NOW TV seals rights to HBO and Star
PCCW programme unit's exclusive contract deprives rival i-Cable of prime channels
PCCW's NOW Broadband TV yesterday announced it had secured exclusive Hong Kong broadcasting rights to popular film channels such as HBO, Cinemax and Star Movies, all of which are aired by arch-rival i-Cable Communications.
'We have positioned NOW as the movie house for home entertainment,' said PCCW executive director Alex Arena.
NOW has signed new contracts with content providers Star Group and HBO Asia Pacific, the company said yesterday.
Star Group has granted NOW exclusivity for its 11 channels until 2011, while the new HBO agreement gives it exclusive rights to HBO and Cinemax from July next year until 2014.
HBO and Cinemax are now carried as premium channels on i-Cable.
Analysts said the new agreements reflected the increasing confidence in NOW's revenue sharing model among content providers.
'The subscriber numbers HBO and Star are getting from NOW seem to be higher than those from i-Cable,' said Vivek Couto, executive director of Media Partners.
It also demonstrates a focus on news and film as a means of differentiating itself from pay television competitors i-Cable and SuperSun, which have used sports programming as their principal subscriber draw.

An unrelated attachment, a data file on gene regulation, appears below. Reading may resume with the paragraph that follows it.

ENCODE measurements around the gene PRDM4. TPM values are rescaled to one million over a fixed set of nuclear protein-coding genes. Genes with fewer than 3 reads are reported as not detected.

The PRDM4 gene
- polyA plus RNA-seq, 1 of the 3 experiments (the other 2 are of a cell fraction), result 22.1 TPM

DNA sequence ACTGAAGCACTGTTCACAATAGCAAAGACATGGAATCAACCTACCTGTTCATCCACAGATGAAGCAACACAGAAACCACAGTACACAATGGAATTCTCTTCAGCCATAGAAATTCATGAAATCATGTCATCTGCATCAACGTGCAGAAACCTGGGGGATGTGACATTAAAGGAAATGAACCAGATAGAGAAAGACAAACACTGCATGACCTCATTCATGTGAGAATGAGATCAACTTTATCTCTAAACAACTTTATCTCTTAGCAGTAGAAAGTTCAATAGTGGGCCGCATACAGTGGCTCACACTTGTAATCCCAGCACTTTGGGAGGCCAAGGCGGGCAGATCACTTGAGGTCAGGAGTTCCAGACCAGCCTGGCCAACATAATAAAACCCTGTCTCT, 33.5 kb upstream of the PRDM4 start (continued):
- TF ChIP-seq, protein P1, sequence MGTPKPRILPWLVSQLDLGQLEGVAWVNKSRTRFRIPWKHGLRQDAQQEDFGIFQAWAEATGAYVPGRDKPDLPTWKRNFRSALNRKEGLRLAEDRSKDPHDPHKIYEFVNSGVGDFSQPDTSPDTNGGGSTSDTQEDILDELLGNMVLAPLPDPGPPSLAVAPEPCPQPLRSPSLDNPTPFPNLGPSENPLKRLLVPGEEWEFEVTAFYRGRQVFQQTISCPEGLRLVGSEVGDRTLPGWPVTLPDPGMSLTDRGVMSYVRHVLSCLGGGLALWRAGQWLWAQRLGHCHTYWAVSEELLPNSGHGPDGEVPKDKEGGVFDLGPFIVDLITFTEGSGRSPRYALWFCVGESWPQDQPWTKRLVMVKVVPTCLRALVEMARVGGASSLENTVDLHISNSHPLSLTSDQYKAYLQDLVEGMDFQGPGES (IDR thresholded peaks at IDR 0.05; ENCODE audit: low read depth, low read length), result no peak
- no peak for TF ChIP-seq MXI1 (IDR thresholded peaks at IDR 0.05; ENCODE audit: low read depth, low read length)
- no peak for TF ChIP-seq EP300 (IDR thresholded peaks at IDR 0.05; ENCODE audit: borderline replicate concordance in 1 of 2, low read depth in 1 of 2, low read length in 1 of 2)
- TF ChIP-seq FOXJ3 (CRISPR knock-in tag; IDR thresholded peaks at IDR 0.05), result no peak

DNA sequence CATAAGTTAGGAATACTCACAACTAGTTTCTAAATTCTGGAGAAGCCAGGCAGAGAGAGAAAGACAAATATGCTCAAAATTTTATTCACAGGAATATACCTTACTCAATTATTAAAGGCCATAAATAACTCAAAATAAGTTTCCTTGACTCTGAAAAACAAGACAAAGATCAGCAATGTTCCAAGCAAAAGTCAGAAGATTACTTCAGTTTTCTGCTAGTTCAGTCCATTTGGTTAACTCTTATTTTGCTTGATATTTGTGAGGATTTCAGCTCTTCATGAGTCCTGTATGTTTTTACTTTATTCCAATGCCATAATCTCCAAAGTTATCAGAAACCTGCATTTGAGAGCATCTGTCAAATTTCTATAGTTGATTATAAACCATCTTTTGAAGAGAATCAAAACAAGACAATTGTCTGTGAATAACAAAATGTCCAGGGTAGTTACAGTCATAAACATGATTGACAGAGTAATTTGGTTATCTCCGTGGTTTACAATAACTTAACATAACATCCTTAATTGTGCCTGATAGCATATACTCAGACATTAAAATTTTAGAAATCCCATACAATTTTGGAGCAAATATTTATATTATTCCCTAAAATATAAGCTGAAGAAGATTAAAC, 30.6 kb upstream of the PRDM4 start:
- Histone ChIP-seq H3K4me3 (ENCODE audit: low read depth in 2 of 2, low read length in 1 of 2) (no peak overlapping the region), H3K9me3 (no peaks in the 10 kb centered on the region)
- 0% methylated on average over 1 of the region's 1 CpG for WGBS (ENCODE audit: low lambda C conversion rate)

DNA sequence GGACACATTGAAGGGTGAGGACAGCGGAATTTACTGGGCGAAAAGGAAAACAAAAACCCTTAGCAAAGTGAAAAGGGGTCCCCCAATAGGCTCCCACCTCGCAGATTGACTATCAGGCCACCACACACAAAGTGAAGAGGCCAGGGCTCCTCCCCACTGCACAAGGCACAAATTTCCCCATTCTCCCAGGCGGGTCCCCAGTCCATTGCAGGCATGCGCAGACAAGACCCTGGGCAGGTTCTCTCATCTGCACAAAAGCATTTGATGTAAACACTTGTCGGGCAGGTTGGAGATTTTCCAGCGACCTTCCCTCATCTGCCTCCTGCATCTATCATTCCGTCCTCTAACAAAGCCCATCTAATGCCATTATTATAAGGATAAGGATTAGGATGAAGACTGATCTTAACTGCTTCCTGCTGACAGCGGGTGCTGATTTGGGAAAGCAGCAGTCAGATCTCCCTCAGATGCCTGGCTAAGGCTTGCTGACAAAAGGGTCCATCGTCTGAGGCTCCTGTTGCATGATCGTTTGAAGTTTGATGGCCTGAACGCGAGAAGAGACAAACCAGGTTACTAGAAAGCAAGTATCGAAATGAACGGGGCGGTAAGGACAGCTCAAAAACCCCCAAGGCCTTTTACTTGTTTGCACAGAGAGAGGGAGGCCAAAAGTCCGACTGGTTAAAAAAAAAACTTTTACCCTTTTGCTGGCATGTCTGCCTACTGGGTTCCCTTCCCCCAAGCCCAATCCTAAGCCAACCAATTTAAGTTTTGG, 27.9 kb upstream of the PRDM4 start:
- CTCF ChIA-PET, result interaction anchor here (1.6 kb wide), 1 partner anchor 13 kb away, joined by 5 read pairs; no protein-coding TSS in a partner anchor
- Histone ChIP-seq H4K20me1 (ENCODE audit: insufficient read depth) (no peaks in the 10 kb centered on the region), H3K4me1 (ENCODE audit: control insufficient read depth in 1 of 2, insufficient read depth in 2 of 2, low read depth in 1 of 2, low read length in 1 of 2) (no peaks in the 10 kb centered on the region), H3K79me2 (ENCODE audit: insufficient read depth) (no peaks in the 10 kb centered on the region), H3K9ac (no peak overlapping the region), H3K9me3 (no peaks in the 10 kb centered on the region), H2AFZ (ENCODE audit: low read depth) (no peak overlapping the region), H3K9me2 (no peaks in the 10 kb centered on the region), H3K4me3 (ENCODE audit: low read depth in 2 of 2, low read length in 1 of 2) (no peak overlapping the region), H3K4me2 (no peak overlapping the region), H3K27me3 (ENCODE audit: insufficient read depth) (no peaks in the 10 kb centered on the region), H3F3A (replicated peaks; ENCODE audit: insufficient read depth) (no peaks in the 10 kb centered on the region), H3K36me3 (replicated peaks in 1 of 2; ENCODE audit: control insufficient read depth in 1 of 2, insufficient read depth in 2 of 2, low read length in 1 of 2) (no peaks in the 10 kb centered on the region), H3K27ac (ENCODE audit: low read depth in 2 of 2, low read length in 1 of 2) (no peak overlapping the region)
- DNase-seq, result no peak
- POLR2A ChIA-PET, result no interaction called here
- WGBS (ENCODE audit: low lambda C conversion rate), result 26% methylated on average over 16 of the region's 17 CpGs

Star World, Fox News and Sky News will now only be seen on NOW channels.
NOW has about 400,000 subscribers for its 74 television and radio channels. i-Cable has more than 700,000 subscribers, while SuperSun has a little more than 30,000. NOW plans a single foray into self-produced content with the establishment of a 24-hour Chinese-language financial news channel.
PCCW has appointed media veteran Loh Chan to head the channel, according to deputy chairman and managing director Jack So Chak-kwong.
'This will be the only content we produce,' Mr So said.
NOW also plans to launch a 'time shift' service, along with video-on-demand and television shopping services, to enhance programme interactivity.
Also on the cards is Hong Kong's first high-definition television service, which will begin not later than the beginning of next year, Mr So said. He said PCCW's broadband network infrastructure was ready to support high-definition programming, and the company would soon upgrade its download speeds to eight megabits per second.